And that's fine with the Avelluto family. The Fazoli's crowd might look warily at a plate of Il Trullo's splendid homemade cavatelli with sausage and wild fennel. But hell, if you're going to go out to eat, why not eat something you can't make at home -- such as a gorgeous dish of rustic, handmade pasta tossed with diced purple eggplant, zucchini and peppers in a tomato sauce so light and flavorful, it bears no resemblance to anything with the words "tomato" or "sauce" in the title.
This is an Italian restaurant that looks, smells and tastes like no other in the city. The six-year-old Il Trullo is far too urban and sassy to be stuck in a shopping strip anchored by a Service Merchandise and a TJ Maxx. But in addition to the chain stores, the frozen yogurt shop and the craft store, there also are Mexican and Indian restaurants and a tiny Indian market.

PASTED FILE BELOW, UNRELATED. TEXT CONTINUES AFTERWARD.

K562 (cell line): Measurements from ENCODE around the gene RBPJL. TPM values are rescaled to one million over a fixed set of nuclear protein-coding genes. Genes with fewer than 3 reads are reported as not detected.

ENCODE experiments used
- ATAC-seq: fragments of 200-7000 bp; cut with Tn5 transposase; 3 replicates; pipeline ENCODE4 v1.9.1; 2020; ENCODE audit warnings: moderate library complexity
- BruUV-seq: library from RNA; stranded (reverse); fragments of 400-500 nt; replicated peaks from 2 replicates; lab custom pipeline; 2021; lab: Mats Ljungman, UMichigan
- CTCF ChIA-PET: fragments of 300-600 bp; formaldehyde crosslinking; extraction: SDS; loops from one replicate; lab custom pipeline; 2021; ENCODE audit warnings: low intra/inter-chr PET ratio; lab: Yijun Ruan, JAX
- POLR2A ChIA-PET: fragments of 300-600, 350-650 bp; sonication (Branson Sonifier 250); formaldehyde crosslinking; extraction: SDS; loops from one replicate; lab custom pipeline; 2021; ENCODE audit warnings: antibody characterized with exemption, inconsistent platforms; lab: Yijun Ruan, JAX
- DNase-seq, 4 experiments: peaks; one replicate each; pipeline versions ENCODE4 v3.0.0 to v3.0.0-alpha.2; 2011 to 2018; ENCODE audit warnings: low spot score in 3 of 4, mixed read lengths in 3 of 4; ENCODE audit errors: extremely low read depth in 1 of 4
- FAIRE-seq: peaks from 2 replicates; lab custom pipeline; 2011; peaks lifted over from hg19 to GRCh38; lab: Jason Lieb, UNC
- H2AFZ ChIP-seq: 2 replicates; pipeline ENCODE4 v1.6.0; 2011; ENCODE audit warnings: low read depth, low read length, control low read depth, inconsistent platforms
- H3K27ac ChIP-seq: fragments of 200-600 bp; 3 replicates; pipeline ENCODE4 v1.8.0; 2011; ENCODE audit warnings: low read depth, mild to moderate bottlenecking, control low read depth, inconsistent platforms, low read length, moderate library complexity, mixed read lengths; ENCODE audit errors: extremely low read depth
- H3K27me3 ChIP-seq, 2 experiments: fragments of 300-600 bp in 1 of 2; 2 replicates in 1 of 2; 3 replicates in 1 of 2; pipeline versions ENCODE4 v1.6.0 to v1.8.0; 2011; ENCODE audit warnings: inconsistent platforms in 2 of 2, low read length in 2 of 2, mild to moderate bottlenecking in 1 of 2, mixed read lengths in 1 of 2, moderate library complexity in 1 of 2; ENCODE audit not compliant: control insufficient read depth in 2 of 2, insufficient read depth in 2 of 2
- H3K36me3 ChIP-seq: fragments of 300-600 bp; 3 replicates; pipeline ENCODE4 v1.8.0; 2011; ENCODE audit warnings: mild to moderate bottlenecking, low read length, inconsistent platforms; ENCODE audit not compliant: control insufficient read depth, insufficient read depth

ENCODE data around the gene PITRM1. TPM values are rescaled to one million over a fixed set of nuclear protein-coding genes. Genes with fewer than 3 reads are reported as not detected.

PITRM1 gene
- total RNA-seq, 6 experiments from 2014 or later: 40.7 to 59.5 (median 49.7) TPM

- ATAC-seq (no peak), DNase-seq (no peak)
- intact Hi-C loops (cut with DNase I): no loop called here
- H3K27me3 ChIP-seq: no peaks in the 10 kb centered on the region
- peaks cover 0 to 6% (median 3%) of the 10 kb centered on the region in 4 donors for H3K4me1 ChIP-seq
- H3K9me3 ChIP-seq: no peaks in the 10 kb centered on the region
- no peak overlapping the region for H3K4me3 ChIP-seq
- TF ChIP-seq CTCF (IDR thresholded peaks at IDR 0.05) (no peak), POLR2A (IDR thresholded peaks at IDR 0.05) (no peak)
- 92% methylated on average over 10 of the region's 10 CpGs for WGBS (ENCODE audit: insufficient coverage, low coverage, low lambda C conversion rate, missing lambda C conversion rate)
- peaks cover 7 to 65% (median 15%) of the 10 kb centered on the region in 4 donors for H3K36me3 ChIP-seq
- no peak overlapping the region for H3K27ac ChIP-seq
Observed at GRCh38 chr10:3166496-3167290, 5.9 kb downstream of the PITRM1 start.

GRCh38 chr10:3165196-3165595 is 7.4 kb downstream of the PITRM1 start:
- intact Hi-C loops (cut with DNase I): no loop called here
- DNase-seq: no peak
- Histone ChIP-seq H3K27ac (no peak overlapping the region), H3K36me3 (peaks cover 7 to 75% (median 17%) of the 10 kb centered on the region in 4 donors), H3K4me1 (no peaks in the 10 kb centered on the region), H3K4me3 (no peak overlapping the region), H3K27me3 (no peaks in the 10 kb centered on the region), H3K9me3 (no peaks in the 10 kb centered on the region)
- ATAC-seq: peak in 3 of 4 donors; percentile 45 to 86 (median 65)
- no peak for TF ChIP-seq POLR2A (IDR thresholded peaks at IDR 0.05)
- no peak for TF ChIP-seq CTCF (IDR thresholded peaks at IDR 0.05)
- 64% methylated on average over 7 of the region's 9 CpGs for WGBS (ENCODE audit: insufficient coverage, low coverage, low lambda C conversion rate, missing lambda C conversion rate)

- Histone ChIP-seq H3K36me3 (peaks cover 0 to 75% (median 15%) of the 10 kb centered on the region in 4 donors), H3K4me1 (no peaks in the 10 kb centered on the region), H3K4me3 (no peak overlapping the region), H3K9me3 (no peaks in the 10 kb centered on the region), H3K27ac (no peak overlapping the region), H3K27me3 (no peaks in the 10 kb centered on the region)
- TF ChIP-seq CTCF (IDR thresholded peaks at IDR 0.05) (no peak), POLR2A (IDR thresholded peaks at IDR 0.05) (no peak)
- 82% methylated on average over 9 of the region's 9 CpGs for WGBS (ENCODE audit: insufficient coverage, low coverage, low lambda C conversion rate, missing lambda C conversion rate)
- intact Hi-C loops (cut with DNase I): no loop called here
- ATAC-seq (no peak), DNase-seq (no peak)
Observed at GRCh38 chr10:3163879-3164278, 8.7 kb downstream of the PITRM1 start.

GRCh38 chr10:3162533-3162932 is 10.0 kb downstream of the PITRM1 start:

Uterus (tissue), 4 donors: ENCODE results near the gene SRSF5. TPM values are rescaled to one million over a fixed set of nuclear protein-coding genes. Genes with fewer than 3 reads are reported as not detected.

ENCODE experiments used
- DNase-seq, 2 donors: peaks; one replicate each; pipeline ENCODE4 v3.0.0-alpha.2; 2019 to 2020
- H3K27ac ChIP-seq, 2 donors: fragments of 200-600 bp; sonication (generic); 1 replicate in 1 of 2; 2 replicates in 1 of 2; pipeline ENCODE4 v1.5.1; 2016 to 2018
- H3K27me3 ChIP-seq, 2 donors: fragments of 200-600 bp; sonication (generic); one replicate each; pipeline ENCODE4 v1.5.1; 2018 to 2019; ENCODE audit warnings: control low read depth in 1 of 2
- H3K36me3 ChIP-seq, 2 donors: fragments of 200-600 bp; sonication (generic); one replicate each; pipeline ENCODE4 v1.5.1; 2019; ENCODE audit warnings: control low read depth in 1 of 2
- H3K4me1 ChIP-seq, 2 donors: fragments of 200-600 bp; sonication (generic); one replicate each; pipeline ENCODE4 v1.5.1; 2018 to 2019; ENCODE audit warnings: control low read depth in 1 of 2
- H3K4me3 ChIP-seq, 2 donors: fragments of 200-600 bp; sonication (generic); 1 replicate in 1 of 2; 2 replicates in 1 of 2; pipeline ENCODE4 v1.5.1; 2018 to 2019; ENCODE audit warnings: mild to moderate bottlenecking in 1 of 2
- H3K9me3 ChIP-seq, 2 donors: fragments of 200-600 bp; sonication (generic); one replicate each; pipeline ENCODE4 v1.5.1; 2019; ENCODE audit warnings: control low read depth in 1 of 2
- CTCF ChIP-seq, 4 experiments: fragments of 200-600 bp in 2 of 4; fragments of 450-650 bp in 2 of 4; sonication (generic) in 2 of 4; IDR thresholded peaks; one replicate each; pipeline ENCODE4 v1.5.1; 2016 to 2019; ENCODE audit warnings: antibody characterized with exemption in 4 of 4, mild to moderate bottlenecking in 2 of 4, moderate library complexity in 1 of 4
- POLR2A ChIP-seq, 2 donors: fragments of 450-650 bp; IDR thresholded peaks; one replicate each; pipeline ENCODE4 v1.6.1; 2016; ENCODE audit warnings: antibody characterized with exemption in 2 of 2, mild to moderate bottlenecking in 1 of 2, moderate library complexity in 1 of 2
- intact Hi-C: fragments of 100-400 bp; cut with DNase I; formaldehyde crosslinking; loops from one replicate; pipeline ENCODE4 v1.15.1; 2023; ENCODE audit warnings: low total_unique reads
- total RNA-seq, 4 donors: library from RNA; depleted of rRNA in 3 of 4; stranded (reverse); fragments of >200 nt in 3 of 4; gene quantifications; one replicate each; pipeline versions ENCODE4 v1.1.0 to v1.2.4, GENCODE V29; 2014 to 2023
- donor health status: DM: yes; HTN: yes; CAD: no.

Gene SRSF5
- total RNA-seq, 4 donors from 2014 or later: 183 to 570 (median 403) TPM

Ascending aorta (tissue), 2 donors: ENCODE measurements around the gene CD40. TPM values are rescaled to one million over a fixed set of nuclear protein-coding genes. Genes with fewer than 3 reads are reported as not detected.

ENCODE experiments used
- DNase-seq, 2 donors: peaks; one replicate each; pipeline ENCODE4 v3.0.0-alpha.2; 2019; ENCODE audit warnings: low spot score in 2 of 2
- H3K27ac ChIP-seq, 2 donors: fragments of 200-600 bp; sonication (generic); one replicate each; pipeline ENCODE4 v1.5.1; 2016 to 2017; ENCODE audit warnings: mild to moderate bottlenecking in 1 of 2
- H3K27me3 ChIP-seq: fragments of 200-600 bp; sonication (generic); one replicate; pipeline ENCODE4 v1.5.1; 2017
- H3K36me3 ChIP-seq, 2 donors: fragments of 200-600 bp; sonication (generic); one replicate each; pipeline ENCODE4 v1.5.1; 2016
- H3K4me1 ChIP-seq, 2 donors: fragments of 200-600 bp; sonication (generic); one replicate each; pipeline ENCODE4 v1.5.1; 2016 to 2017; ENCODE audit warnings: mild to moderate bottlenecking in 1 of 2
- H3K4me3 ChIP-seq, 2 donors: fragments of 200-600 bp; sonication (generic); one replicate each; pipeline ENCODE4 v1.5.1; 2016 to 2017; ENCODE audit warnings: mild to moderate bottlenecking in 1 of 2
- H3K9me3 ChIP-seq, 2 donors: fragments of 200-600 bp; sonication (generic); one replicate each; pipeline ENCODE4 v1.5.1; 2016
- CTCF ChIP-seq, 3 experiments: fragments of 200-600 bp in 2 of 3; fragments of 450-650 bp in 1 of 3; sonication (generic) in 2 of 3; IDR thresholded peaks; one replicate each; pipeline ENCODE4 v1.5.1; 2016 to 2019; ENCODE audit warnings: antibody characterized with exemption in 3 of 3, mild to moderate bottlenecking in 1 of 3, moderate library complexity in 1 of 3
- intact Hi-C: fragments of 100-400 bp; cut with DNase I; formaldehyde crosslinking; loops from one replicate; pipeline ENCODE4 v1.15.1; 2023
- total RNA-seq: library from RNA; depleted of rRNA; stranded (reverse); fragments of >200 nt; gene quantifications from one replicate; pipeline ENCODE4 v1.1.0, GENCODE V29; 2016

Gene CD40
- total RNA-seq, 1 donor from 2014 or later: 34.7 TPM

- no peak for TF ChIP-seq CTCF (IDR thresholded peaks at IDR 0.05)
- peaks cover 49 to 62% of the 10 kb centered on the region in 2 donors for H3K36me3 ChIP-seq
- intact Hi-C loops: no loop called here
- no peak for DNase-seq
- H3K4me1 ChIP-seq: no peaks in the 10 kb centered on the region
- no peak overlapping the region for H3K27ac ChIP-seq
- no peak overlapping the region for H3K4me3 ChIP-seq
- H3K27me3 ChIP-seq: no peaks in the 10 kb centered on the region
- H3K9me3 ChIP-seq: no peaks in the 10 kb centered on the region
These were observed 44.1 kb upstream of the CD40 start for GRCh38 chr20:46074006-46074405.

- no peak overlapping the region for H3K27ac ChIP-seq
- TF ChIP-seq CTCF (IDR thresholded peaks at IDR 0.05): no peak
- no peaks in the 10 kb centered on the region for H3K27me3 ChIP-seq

That's where my dining companion Lou Jane had stopped to pick up some imported henna for her fiery-red hair before joining me and singer Queen Bey at Il Trullo. Plopping down with a goblet of red wine, Lou Jane regaled us with tales of her trip to Napa and watched, with some amusement, as I polished off an entire basket of the restaurant's crusty bread, spread lavishly with a dark tapenade of chopped olives -- oily kalamata and plump purple gaeta -- finished with a splash of fresh lemon juice and a dash of cognac.
"I'm starving," I said sheepishly between bites. "I've been waiting all day for this dinner."